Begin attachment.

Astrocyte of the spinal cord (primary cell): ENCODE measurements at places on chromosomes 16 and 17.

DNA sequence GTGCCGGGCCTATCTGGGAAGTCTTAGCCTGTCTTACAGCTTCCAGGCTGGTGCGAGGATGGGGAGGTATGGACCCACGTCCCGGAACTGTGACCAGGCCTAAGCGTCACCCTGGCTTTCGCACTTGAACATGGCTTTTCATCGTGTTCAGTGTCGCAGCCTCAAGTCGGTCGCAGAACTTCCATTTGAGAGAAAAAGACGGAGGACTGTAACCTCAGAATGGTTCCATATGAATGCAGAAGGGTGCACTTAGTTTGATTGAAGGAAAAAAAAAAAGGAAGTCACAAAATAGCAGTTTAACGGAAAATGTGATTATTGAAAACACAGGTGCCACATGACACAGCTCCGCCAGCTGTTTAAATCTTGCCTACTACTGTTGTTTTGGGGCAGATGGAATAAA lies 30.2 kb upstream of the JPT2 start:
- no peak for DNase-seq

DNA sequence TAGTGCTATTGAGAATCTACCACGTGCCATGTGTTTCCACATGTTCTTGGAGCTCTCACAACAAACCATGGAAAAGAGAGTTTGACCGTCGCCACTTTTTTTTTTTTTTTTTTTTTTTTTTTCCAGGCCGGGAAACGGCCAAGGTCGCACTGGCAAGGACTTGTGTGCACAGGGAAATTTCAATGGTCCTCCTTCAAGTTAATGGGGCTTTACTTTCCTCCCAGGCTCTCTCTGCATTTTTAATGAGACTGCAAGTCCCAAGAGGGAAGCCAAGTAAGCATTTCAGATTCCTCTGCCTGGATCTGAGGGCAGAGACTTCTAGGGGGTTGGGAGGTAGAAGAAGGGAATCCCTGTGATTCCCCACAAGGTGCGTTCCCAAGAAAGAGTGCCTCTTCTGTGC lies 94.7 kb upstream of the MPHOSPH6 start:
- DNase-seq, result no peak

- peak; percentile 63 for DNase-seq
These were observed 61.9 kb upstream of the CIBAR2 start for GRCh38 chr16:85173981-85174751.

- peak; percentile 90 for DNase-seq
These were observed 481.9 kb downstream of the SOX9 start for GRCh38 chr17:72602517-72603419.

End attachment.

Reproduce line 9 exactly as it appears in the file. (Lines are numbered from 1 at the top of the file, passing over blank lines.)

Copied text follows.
These were observed 481.9 kb downstream of the SOX9 start for GRCh38 chr17:72602517-72603419.